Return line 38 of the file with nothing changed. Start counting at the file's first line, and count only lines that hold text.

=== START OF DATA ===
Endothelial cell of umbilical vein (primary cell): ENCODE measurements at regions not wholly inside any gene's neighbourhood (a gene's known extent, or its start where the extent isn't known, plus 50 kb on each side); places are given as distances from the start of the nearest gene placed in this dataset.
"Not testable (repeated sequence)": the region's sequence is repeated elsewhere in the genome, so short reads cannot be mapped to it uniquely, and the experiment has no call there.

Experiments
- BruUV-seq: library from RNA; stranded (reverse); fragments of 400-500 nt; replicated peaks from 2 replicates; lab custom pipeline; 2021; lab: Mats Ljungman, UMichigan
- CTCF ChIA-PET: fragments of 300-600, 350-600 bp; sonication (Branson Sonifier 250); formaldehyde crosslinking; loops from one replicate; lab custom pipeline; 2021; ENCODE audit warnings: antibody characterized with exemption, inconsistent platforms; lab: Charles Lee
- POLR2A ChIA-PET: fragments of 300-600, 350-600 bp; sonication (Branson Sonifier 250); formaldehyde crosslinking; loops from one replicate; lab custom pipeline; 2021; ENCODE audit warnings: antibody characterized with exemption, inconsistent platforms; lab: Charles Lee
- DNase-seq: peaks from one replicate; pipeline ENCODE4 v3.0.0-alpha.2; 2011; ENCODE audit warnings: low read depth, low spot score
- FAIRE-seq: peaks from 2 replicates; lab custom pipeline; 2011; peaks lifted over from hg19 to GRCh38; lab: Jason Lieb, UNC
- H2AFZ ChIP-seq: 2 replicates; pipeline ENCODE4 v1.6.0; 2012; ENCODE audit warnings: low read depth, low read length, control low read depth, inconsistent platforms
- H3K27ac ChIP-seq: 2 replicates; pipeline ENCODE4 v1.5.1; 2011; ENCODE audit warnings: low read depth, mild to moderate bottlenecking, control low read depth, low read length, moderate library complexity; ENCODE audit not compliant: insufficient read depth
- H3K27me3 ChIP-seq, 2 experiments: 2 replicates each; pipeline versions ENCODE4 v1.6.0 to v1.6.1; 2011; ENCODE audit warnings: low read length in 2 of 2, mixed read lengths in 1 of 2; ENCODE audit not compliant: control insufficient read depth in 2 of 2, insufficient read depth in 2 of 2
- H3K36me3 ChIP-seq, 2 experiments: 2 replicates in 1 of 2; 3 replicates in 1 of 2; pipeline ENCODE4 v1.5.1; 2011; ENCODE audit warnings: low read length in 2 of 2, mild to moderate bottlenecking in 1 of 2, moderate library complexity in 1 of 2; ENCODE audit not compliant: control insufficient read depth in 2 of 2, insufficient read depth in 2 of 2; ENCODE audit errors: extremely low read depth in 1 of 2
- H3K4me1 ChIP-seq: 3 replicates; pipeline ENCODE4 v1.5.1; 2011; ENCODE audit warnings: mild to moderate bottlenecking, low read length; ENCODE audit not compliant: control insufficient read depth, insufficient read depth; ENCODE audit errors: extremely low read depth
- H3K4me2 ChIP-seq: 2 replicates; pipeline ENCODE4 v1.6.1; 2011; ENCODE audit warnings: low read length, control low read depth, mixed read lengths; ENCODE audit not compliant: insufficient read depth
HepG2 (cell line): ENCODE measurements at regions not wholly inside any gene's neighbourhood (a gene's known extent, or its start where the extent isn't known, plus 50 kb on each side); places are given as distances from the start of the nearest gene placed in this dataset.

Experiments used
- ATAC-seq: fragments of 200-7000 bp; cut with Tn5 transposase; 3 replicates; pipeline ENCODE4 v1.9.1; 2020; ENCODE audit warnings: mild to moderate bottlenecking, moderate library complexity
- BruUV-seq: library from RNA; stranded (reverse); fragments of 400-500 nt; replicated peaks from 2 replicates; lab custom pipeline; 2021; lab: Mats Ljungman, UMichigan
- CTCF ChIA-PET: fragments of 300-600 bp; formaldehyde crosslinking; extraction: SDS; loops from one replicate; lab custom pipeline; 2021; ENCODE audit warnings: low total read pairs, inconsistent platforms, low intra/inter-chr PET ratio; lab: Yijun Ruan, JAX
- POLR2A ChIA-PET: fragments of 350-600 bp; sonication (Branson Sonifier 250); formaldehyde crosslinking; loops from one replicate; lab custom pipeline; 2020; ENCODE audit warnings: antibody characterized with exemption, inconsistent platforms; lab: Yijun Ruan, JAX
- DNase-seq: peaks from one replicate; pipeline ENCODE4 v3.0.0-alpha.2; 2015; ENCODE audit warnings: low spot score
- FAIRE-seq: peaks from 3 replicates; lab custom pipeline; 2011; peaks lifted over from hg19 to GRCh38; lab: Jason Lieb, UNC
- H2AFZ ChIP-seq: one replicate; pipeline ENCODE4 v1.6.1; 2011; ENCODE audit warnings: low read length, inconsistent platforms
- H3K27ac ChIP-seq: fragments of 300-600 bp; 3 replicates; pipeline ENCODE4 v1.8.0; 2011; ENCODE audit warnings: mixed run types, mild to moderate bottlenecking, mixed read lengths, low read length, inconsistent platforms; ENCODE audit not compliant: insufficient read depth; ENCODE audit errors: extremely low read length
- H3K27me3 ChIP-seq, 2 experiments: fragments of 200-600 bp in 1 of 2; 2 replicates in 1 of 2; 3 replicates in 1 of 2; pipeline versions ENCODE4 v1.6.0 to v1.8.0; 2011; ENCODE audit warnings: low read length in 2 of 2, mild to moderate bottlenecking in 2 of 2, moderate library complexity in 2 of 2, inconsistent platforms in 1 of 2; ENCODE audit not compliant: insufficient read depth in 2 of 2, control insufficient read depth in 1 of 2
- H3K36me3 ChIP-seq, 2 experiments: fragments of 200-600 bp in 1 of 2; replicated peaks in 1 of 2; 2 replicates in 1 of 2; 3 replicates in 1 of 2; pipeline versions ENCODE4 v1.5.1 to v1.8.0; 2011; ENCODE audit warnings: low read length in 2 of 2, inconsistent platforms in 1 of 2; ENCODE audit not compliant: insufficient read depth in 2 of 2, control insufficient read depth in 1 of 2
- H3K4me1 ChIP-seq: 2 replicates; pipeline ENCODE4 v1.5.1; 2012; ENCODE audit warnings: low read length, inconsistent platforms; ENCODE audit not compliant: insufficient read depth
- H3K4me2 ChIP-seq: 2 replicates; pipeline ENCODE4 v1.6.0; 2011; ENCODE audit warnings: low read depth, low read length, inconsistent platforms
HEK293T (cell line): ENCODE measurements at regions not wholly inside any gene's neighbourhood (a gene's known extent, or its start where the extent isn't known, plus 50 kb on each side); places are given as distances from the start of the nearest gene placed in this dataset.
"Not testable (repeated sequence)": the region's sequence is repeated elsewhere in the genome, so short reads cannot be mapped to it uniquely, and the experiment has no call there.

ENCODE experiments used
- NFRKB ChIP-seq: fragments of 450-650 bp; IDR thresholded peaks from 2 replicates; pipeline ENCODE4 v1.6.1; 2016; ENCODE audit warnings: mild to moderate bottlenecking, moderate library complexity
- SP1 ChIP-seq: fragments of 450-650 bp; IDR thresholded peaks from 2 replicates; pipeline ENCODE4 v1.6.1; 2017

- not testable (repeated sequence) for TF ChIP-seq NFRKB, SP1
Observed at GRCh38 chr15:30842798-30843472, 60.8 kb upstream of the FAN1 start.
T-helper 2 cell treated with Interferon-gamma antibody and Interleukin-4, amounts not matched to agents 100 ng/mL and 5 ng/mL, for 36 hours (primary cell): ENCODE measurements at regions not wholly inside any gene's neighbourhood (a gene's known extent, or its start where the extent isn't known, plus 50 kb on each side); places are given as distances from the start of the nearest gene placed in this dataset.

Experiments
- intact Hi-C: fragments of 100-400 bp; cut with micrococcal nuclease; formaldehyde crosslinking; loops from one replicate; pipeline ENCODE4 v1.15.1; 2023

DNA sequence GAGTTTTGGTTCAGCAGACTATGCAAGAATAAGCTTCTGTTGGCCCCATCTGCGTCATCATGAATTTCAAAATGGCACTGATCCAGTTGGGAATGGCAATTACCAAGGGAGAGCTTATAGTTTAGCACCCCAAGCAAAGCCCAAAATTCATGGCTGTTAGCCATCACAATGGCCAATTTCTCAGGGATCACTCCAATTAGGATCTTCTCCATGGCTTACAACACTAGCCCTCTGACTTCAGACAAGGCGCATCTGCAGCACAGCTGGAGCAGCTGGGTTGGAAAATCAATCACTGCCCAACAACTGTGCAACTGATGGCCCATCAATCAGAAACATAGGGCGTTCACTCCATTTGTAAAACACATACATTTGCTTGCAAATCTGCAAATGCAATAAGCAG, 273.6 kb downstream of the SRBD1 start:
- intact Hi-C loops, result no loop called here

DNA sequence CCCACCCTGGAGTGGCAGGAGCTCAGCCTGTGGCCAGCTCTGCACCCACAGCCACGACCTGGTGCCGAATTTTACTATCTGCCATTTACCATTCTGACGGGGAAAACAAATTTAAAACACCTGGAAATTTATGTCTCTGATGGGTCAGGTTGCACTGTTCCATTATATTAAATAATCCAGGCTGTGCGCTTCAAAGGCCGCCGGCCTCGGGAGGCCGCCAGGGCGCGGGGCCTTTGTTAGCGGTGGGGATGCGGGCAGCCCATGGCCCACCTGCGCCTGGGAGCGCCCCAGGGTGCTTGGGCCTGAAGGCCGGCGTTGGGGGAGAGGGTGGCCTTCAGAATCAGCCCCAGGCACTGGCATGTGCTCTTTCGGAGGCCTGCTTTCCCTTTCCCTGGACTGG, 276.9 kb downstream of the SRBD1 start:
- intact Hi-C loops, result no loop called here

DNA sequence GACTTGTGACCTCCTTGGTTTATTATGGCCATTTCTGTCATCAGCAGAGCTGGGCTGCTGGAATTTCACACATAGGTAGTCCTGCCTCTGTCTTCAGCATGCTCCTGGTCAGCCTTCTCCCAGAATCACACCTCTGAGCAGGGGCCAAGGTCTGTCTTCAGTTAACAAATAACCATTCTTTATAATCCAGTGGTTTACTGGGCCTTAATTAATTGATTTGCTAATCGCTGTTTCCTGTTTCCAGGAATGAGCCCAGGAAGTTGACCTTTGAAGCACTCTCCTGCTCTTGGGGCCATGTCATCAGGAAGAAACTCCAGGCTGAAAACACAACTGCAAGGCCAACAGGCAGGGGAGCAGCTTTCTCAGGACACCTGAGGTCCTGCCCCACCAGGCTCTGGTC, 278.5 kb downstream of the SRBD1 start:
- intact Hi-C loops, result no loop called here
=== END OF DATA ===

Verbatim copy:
- intact Hi-C: fragments of 100-400 bp; cut with micrococcal nuclease; formaldehyde crosslinking; loops from one replicate; pipeline ENCODE4 v1.15.1; 2023